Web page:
- Step 1 in the Kotter Change model involves helping people see the need for change (a similarity to other models). Yet, it focuses on using urgency to drive people into change (unique to Kotter’s model).
- Step 2 (guiding coalition), Step 6 (short-term wins) and Step 7 (not declaring victory too soon) are all unique to Kotter’s model.
- Step 8 (anchoring change) is like Kurt Lewin’s refreezing stage but is unique in its use of establishing a new culture as the means of doing this.
Evidence Supporting Aspects of the Kotter Change Model
John provides many case studies to support his advice. But he fails to offer any empirical research to back his claims.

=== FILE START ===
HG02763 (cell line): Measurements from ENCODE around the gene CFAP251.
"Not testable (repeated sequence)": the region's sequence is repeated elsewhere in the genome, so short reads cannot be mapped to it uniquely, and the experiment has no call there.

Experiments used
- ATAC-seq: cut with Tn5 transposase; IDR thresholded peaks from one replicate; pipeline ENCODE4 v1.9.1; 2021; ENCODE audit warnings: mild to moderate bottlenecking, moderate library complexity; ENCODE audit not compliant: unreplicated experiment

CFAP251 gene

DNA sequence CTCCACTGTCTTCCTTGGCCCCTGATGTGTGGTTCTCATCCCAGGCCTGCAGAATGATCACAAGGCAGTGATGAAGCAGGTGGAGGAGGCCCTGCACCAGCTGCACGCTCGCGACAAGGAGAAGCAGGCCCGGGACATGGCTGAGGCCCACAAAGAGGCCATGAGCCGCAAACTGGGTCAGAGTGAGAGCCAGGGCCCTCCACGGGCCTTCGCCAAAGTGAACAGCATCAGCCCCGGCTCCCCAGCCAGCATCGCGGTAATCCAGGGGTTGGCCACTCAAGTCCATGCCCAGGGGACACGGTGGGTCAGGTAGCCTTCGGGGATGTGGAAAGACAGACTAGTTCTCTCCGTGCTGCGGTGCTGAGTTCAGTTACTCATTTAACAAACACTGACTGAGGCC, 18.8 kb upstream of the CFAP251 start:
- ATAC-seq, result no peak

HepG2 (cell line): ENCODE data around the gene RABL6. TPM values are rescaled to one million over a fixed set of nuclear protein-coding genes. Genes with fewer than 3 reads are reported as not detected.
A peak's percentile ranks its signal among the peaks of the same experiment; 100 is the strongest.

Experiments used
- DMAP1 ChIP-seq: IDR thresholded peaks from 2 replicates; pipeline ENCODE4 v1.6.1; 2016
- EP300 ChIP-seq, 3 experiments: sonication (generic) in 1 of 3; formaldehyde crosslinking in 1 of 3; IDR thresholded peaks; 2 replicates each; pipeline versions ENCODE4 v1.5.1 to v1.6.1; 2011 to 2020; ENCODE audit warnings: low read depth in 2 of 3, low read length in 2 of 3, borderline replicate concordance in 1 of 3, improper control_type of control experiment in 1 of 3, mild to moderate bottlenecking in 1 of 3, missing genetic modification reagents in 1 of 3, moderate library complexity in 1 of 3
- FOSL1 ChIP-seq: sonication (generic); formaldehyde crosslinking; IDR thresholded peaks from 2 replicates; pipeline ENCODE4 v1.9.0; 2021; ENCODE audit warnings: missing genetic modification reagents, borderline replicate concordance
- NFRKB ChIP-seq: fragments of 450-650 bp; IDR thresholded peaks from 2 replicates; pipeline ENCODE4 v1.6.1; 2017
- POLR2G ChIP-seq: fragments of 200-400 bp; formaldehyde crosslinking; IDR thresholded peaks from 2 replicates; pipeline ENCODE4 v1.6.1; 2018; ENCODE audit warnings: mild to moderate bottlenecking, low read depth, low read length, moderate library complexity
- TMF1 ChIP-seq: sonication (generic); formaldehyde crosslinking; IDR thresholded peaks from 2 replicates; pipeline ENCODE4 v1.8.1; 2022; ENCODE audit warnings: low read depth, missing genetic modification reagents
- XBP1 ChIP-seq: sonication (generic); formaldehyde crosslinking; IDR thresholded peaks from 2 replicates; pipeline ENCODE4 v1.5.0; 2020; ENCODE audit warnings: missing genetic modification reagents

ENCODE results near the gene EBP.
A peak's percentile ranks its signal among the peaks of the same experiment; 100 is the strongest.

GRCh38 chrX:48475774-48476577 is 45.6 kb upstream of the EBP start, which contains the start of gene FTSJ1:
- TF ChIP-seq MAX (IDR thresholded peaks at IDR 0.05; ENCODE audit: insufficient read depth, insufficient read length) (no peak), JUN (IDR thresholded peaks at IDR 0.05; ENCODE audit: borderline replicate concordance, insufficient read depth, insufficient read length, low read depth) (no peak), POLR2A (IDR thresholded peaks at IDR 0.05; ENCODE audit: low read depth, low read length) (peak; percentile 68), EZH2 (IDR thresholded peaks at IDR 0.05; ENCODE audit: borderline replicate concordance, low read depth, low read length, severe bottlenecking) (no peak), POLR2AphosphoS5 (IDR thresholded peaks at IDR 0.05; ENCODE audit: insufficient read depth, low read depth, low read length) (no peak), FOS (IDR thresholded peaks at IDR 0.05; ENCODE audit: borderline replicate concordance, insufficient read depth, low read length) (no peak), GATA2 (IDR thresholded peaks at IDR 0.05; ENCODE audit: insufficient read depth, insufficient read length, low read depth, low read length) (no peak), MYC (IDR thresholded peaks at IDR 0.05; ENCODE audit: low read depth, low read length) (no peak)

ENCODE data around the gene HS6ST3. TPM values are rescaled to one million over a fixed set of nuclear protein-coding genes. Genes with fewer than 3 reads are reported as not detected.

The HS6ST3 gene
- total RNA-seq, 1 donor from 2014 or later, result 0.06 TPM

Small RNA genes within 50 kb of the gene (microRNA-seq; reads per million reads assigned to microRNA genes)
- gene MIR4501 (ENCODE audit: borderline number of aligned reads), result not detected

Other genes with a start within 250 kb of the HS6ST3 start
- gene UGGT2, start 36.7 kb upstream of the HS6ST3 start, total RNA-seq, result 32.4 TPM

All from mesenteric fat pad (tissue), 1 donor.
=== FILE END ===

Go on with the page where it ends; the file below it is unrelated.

Since John published his article in 1995, researchers have conducted just one review of the model in its entirety. And they didn’t do this until 2012.
Still, there is research that supports some aspects of the model. For example, research supports the idea that:
- People are more likely to embrace change when they see a need for change1. And, more specifically it supports2 the use of outsiders (e.g. consultants) to reinforce this message.
- People expect leaders to have a vision3. Vision is an integral part of transformational leadership. And, transformational leadership has a positive impact on follower motivation and performance4.
- Effectively communicating your vision is essential for it to have any impact5. Having senior leaders model the changes they want to see in others is a potent form of communication6.
- Barriers to change do exist. These include soft factors7, such as skill levels and beliefs. They also include hard elements8 such as the centralization of decision making.